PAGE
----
Cellphones

Industry-Wide Smartphone "Kill Switch" Closer To Reality 120

Posted by samzenpus
from the blow-it-up dept.
mpicpp (3454017) writes "The 'kill switch,' a system for remotely disabling smartphones and wiping their data, will become standard in 2015, according to a pledge backed by most of the mobile world's major players. Apple, Google, Samsung and Microsoft, along with the five biggest cellular carriers in the United States, are among those that have signed on to a voluntary program announced Tuesday by the industry's largest trade group. All smartphones manufactured for sale in the United States after July 2015 must have the technology, according to the program from CTIA. Advocates say the feature would deter thieves from taking mobile devices by rendering phones useless while allowing people to protect personal information if their phone is lost or stolen. Its proponents include law enforcement officials concerned about the rising problem of smartphone theft."
Programming

Code Quality: Open Source vs. Proprietary 112

Posted by Soulskill
from the put-your-money-where-your-code-is dept.
just_another_sean sends this followup to yesterday's discussion about the quality of open source code compared to proprietary code. Every year, Coverity scans large quantities of code and evaluates it for defects. They've just released their latest report, and the findings were good news for open source. From the article: "The report details the analysis of 750 million lines of open source software code through the Coverity Scan service and commercial usage of the Coverity Development Testing Platform, the largest sample size that the report has studied to date. A few key points: Open source code quality surpasses proprietary code quality in C/C++ projects. Linux continues to be a benchmark for open source quality. C/C++ developers fixed more high-impact defects. Analysis found that developers contributing to open source Java projects are not fixing as many high-impact defects as developers contributing to open source C/C++ projects."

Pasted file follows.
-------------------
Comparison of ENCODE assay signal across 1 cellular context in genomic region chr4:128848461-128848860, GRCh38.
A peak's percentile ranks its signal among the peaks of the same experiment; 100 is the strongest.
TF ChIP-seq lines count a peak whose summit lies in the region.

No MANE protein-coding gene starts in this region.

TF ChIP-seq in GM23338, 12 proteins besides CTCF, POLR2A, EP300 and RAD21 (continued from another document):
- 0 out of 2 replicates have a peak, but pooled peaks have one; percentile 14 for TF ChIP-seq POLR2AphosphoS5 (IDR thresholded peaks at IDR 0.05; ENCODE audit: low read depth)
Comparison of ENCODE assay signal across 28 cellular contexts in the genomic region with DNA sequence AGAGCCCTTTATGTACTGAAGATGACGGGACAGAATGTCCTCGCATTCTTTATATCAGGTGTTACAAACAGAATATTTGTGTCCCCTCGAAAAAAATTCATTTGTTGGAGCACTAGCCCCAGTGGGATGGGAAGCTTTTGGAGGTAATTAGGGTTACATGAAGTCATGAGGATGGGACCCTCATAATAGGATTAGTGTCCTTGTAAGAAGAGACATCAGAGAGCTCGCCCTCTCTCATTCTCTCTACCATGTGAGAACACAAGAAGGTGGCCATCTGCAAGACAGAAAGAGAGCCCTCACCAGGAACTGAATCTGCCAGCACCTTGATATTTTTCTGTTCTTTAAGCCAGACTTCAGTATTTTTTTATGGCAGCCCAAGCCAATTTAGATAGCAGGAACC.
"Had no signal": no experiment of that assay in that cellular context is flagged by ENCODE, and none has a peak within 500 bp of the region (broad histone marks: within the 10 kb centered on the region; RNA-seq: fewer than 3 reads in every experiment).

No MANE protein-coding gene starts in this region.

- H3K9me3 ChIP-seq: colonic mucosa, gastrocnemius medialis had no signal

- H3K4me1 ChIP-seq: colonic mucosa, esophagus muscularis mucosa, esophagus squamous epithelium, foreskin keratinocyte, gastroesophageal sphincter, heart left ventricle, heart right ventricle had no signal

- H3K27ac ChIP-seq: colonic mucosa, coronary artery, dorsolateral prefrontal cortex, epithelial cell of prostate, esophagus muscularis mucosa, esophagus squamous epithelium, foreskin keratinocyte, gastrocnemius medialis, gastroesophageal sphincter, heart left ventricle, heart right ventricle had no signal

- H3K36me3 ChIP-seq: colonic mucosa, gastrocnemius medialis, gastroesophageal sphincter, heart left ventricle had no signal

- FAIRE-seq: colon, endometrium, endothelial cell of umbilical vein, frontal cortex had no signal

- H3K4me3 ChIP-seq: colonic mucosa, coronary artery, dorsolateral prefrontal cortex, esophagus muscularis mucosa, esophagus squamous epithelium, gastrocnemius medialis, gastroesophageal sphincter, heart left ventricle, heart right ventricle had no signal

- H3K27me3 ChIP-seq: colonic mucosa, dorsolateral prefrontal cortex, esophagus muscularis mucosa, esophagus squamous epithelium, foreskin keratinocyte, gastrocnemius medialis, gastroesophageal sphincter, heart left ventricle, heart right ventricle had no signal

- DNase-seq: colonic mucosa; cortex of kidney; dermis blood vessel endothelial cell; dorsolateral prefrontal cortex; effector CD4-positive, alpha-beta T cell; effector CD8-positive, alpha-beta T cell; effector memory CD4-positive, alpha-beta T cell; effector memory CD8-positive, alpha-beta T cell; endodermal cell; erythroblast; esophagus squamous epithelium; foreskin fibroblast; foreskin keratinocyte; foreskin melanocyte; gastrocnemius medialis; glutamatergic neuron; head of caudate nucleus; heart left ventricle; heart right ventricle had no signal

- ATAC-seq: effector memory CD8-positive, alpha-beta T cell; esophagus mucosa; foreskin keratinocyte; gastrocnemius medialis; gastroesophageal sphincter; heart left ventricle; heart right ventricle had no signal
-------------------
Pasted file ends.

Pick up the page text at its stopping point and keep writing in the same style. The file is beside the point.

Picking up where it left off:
Books

Ask Slashdot: What Good Print Media Is Left? 257

Posted by Soulskill
from the just-the-crap-in-my-mailbox-every-day dept.
guises writes: "A recent story discussing the cover of Byte Magazine reminded me of just how much we've lost with the death of print media. The Internet isn't what took down Byte, but a lot of other really excellent publications have fallen by the wayside as a result of the shift away from the printed page. We're not quite there yet, though. There seem to still be some holdouts, so I'm asking Slashdot: what magazines (or zines, or newsletters, or newspapers) are still hanging around that are worth subscribing to?"

It is not every question that deserves an answer. -- Publilius Syrus